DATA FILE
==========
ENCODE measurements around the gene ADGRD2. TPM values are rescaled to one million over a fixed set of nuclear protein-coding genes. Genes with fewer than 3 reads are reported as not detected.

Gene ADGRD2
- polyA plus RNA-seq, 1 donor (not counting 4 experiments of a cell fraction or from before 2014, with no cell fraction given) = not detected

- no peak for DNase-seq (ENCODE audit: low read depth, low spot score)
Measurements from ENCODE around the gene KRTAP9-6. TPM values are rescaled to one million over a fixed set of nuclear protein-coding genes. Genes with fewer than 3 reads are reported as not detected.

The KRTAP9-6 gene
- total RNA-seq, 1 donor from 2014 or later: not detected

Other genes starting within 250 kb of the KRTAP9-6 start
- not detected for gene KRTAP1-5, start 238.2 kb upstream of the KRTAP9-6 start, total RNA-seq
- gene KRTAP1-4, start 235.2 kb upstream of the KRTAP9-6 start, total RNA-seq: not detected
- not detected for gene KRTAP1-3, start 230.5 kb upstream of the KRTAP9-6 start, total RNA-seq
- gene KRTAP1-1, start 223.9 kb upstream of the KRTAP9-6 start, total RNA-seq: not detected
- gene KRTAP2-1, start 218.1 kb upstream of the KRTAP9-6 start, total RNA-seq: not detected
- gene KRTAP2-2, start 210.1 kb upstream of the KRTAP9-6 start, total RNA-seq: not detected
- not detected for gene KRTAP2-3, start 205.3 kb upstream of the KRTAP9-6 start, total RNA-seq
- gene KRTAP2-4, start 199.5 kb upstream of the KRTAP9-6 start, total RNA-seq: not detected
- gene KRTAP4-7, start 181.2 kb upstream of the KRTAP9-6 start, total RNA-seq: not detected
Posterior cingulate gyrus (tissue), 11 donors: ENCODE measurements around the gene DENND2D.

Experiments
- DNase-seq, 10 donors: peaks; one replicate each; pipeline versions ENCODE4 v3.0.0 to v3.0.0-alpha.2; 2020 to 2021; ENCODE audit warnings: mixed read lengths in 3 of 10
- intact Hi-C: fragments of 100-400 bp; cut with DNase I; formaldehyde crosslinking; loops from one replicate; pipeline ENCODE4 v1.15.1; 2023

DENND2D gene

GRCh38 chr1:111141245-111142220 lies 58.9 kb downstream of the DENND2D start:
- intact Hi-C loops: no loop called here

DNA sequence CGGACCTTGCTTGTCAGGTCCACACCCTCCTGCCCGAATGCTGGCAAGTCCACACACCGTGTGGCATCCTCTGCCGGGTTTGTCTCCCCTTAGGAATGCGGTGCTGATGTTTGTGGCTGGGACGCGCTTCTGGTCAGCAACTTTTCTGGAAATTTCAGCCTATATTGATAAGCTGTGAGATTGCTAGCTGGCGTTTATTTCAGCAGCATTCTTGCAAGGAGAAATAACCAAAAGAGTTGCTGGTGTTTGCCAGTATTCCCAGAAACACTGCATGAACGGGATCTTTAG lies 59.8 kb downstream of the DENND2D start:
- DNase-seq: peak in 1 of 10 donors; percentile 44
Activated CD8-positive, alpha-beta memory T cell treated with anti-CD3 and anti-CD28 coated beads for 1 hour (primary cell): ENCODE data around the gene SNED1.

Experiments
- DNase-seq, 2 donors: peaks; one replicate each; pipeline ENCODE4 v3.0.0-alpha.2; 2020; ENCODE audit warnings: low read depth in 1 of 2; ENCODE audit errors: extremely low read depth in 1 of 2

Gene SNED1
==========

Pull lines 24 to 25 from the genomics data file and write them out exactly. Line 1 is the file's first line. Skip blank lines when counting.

- intact Hi-C loops: no loop called here

DNA sequence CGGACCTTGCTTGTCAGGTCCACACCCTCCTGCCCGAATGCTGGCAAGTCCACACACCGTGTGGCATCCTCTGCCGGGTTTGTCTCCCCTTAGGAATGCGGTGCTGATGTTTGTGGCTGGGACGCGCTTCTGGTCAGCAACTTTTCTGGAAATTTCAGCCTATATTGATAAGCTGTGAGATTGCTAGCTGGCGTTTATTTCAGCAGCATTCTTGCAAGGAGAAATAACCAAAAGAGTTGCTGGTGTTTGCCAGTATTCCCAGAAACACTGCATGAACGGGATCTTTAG lies 59.8 kb downstream of the DENND2D start: